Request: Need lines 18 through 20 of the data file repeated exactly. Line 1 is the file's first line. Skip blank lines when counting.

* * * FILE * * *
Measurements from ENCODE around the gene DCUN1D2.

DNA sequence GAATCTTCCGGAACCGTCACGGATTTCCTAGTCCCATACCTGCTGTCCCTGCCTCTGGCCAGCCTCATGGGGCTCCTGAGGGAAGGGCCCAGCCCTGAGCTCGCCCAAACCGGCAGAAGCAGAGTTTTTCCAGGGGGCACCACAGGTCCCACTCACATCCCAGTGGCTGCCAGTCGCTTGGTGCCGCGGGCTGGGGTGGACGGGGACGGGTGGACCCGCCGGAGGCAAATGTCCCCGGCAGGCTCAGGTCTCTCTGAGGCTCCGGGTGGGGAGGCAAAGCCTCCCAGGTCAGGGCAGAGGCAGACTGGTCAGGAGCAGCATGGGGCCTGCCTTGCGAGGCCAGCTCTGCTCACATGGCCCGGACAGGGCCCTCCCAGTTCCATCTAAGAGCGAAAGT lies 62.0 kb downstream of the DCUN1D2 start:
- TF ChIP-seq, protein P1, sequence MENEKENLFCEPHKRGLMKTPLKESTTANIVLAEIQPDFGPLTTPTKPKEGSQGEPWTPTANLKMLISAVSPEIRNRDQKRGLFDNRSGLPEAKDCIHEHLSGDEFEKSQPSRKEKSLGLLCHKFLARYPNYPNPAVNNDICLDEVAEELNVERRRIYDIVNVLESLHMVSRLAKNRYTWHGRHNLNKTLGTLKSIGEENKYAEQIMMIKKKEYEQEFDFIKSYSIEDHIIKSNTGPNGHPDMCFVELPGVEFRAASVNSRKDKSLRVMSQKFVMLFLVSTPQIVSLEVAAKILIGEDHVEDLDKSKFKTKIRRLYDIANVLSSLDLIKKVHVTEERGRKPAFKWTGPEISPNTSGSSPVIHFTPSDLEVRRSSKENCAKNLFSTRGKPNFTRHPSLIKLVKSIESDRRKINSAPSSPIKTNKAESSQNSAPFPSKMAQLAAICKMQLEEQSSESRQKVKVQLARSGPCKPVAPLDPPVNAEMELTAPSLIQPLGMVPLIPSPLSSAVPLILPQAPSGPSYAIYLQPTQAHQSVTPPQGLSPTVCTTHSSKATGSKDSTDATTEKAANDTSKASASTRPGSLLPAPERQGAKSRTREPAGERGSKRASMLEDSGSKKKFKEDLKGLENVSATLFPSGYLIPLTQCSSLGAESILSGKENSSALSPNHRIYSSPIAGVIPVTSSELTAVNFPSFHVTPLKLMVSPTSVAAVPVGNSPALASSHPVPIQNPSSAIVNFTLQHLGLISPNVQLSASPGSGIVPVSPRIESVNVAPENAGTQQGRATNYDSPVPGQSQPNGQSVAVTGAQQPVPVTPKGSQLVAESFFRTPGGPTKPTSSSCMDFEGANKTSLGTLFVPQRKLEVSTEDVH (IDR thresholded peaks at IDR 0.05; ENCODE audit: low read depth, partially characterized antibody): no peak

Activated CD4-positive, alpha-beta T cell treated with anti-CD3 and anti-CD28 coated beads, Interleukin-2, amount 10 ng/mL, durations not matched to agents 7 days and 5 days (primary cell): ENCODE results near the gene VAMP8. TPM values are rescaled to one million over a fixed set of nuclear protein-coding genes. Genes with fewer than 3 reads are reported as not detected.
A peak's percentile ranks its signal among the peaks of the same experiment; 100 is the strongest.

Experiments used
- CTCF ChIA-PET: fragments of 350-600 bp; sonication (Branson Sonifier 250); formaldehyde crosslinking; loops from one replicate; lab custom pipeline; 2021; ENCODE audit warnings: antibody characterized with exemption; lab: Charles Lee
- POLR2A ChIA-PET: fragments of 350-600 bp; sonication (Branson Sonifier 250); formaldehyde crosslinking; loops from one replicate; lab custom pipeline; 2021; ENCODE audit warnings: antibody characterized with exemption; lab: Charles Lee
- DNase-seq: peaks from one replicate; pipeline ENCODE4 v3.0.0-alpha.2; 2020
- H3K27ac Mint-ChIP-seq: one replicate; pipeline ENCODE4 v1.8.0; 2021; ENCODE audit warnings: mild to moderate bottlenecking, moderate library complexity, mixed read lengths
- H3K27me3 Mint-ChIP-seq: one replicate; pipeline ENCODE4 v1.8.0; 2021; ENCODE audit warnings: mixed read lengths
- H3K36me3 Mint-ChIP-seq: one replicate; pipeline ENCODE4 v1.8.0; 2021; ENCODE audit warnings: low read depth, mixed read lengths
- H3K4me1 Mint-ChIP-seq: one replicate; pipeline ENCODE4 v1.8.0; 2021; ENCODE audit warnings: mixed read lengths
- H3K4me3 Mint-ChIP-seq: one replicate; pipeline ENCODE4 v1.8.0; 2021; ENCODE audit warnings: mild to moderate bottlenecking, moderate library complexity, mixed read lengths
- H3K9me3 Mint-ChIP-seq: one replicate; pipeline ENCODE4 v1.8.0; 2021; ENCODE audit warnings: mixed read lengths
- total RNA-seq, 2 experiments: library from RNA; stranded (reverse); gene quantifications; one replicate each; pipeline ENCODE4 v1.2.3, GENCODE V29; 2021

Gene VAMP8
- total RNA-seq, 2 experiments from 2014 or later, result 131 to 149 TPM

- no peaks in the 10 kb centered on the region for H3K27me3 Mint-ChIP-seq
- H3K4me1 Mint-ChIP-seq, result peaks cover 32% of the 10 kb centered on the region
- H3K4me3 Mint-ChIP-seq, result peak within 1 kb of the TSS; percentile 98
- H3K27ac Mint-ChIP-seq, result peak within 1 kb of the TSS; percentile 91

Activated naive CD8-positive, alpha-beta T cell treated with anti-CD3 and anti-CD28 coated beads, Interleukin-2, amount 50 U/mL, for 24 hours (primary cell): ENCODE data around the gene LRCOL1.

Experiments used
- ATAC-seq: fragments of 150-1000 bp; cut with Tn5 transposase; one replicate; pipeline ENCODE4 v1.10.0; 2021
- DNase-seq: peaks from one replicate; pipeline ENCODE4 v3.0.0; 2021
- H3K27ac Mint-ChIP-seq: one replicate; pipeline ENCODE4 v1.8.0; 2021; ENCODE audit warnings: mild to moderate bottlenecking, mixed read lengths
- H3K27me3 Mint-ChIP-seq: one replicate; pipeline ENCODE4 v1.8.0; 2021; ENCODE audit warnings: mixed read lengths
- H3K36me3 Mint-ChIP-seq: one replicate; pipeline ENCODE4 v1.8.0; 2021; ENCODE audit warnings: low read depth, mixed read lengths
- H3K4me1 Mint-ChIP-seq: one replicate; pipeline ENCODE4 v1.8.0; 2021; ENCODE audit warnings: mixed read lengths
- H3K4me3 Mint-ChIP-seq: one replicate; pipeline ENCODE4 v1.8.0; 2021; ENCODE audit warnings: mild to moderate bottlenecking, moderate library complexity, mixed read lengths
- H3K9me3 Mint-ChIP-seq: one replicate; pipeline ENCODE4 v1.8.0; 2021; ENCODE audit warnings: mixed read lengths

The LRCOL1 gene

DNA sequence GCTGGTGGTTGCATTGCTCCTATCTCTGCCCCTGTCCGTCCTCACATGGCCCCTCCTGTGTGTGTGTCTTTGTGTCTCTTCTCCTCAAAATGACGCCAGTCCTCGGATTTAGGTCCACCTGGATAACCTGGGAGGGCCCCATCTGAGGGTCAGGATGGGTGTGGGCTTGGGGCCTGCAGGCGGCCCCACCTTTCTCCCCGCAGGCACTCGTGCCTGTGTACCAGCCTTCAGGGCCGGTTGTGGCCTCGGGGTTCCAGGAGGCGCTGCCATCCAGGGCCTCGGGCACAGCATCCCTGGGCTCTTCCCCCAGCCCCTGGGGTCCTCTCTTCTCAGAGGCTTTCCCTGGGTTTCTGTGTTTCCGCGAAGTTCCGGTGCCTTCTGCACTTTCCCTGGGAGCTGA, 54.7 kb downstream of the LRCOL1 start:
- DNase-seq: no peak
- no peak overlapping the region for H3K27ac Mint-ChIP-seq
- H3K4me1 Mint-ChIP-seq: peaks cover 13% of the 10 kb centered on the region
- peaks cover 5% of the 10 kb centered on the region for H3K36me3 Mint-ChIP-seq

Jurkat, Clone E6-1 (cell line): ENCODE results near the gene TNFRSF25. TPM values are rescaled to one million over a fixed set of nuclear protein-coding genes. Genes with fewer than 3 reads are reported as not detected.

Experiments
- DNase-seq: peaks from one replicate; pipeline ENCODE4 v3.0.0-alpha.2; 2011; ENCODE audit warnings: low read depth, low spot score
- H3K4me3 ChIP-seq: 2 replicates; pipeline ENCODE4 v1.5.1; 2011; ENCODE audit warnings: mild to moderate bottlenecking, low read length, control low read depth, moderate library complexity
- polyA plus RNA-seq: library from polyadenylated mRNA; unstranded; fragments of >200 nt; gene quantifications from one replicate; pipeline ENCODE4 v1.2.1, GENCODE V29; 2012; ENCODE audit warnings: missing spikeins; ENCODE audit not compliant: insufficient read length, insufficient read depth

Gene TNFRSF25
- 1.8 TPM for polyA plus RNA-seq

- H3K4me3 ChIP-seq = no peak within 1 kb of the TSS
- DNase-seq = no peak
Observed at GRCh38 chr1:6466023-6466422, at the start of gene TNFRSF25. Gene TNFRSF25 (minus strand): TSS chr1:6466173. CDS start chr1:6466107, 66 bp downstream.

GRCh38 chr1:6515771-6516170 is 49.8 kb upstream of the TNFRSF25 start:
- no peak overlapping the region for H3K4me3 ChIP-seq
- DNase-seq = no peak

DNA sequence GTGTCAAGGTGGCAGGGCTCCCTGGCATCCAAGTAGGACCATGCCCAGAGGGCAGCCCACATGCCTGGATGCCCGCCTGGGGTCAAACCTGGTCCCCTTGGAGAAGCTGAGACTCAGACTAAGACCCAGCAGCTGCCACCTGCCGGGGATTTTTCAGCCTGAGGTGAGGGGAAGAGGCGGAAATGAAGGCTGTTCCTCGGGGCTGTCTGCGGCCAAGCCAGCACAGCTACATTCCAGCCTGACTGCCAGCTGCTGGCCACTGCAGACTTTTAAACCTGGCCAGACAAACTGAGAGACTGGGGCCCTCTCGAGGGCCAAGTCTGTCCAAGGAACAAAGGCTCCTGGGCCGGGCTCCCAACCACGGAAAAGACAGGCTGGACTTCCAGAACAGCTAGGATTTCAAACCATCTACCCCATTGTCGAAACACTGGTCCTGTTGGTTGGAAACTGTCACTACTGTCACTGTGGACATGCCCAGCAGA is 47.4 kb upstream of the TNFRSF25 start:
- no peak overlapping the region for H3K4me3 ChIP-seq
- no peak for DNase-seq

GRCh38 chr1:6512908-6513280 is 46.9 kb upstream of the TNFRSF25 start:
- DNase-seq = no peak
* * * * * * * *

- total RNA-seq, 2 experiments from 2014 or later, result 131 to 149 TPM

- no peaks in the 10 kb centered on the region for H3K27me3 Mint-ChIP-seq
- H3K4me1 Mint-ChIP-seq, result peaks cover 32% of the 10 kb centered on the region